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Veteran Contributor

The Sky Is Not Falling (And Even If It Is Falling Ethanol Did Not Cause It To Fall)

What gets me is when people look at ethanol as the reason we will be short on corn during this drought and don't analyze the facts.  Fact: we would not have planted 96.5 million acres of corn if ethanol demand was not here.   Without ethanol, we likely would still be planting 75 million acres of corn.  Maybe less.   But 20 million acres of corn at 130 bpa is 2.6 billion extra bushels of corn that we would not have without ethanol demand.  40% of the nutrient value of corn is returned in the form of DDG's.   Thus, if we use 4 billion bushels of corn for ethanol in 2012-13, 40% of 4 billion gives us 1.6 billion bushels for feed, leaving a deficit of 2.4 billion bushels.  But we raised an extra 2.6 billion bushels because of ethanol, so net net, ethanol raising the price of corn gives us more options for dealing with a once in 50 year drought.

 

If you are going to criticize ethanol based upon a once in 50 year drought, then at least get the facts straight.  It is my contention that we would be in more of a world of hurt during this drought without ethanol spurring corn demand and ethanol's ability to shut down and come back online in a relatively short time frame.  If all we had was livestock demand, we likely still would have $8 corn because of the drought, although we would just have less options for rationing use.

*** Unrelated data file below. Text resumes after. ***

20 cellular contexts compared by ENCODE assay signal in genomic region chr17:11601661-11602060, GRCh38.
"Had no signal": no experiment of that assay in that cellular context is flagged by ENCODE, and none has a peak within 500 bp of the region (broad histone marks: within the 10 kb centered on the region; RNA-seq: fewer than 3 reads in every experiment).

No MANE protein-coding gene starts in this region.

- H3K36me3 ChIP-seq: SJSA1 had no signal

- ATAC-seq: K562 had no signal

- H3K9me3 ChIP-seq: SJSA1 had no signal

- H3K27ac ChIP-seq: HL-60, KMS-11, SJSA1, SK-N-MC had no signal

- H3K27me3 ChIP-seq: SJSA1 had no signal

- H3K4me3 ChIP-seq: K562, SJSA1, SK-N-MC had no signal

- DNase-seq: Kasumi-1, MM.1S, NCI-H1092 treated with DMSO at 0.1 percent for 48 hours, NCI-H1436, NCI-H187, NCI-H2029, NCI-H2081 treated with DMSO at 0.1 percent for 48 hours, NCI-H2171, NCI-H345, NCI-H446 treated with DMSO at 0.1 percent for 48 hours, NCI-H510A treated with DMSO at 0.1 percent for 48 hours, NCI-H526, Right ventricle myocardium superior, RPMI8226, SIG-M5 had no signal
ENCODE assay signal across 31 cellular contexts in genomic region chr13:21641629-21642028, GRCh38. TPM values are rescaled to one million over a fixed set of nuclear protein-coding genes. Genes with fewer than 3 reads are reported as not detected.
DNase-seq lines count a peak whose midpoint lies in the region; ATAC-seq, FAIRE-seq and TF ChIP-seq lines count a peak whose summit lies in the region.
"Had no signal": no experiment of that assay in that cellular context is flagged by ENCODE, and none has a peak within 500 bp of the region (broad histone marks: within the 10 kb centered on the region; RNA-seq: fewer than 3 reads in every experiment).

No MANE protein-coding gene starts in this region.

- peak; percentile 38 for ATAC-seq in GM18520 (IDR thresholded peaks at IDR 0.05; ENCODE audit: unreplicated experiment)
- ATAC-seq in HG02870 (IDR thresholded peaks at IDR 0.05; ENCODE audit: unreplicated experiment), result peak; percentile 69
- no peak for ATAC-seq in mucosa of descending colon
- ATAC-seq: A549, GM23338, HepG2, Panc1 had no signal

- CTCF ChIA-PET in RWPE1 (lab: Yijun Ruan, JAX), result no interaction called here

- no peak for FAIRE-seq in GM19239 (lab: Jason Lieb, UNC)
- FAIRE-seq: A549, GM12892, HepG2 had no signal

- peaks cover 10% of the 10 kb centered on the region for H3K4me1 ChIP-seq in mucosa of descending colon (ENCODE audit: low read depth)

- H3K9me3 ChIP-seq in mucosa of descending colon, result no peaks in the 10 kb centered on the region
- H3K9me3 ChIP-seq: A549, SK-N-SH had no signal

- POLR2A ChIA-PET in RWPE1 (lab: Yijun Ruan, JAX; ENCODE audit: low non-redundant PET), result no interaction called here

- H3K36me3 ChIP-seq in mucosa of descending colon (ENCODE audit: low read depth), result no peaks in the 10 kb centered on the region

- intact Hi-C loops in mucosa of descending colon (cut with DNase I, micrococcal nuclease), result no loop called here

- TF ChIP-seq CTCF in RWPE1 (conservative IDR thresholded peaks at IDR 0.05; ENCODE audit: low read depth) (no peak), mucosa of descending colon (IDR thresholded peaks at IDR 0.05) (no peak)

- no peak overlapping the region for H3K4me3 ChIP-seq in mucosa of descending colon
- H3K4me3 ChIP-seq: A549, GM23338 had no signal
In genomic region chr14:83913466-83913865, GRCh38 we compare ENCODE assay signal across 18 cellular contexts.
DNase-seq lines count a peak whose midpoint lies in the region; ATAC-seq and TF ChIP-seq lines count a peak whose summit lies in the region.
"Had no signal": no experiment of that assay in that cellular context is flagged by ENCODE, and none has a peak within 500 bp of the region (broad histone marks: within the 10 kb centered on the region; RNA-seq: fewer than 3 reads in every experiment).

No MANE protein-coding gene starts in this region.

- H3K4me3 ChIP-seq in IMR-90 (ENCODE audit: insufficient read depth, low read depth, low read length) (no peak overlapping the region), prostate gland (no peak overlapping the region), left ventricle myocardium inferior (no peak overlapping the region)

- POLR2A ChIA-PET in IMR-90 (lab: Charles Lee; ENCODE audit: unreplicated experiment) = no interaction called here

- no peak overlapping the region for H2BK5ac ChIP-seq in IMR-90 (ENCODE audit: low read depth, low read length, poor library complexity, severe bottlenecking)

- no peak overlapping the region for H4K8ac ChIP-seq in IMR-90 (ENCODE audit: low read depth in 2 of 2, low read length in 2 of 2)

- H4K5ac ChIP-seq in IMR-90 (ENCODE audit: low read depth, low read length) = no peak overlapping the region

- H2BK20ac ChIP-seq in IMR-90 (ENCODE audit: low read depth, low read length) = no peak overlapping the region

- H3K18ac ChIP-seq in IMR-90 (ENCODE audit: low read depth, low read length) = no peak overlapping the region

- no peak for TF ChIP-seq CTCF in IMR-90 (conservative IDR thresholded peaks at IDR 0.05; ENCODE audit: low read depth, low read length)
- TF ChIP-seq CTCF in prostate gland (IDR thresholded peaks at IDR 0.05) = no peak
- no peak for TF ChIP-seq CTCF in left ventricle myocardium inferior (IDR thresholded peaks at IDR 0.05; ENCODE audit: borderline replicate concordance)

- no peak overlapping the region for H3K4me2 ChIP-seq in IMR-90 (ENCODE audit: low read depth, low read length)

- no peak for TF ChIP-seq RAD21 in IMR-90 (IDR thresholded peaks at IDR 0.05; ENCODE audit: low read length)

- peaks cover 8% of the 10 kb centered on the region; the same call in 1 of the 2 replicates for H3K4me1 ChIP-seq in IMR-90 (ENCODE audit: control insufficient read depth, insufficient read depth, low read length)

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Senior Contributor

Re: The Sky Is Not Falling (And Even If It Is Falling Ethanol Did Not Cause It To Fall)

People aren't criticizing ethanol.  They're criticizing gov't mandates.  If ethanol plants can generate the most profits on a level playing field with no mandates, then by all means convert corn to ethanol.  The gov't mandates insure roughly 4.7 billion bushels will be ground for ethanol regardless of what is out in the field.  

 

Considering you like to throw acres around, what would the acres of other crops have been if there was no ethanol and we planted 75 million acres of corn?  I'd guess some would have went to wheat which turned out to be a pretty decent crop.  Livestock feeders can feed wheat.  I don't concur at all with the theory drought would have caused 8 dollar corn with just livestock.  We have the smalled cow herd on record.  Even if you take 2.6 billion away from the final crop number, there's absolutely zero way we'd feed that much corn.  How much longer do people believe we'll be relying on crude oil for transportation?  I don't see a bright future for ethanol as electric and natural gas vehicles infiltrate the market.  It's probably not the wisest of ideas to burn the bridge of our longest and most loyal customer for one that might not have much of a future.    

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Honored Advisor